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The East End Does Film: Halley

In the first of six East End Film Fest reviews, HM's Alex dishes on Halley

The East End Film Festival, one of the largest film festivals in the UK, took place in London from 25th June – 10th July, and I was lucky enough to be invited to bask in some of the best films I’ve seen in a long time.

As the name suggests the festival, founded in 2000, takes place in the East end of London, where the art house cinemas open their doors to audiences from all over and invite us all to see films we that may not have had a general release in the UK.  

HALLEY The East End Does Film: Halley

My first ever film at my first ever East End Fest was the morbid, Halley (2013).  Beto (Alberto Trujillo) floats through the gym, where he works as a security guard, like a ghost; the contrast between the agile movements of the clients against this lank, eerie figure and protagonist is akin to something out of a Spanish language horror film.  Is he dying or already dead?

Marred by loneliness, Beto spends his time treading the hallways of the gym, watching people work out - the contrast between his still and decaying presence against their active, heaving bodies - it’s almost uncomfortable to watch.  A third of the way through, the story gives way to magic realism when an unconventional story arc takes place.  It’s a sad and quiet observation of a man who has been robbed of all the elements that makes us human, in particular, human contact. Beto is more or less a zombie.  One evening spent in the company of his gregarious boss teases the notion of experiencing something close to intimacy and even passion but unfortunately for Beto, he doesn’t have the privilege to truly appreciate it.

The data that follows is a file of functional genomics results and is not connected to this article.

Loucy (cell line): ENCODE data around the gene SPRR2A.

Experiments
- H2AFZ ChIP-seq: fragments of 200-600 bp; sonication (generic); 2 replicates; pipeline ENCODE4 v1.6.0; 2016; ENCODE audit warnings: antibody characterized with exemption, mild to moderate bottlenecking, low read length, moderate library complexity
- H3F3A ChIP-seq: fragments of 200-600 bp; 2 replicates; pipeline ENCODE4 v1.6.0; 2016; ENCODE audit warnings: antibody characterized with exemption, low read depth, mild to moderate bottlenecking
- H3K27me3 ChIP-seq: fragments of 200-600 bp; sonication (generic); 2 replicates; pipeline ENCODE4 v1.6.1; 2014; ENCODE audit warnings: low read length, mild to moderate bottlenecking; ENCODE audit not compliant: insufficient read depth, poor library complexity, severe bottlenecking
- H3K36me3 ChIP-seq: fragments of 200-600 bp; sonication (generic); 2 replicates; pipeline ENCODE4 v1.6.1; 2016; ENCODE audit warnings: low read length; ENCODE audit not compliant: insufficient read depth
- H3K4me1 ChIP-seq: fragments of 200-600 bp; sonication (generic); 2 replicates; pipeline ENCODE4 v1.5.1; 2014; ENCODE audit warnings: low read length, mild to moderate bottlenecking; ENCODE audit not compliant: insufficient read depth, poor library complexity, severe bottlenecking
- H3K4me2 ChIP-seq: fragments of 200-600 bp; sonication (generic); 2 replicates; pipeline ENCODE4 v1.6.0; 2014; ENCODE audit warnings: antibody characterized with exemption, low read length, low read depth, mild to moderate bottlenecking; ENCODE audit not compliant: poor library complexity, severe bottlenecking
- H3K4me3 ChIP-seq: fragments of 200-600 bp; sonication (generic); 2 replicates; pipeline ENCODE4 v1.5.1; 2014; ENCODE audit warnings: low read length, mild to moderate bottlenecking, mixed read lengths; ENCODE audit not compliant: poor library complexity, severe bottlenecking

Director Sebastian Hoffman’s debut film is stark, depressing and marginally dreary to the point of tedious. For example, we are forced to witness Beto’s grueling daily routine of ridding himself of maggots and rotting flesh. Somewhere in there is the message about taking things for granted, and how it’s better to be dead than alone.

Overall the festival boasted an impressive multi-platform itinerary, this annual event offers everything, from free pop-up screenings to industry master-classes and workshops.  It’s a true film lovers’ dream and even if you’re not a cinema buff, it’s still a chance to support independent cinema and sneak a peak at the world’s future award-winning auteurs and on-screen talent.

Words: Alex Kessie/@alexandrakessie • Images: Provided by EEFF

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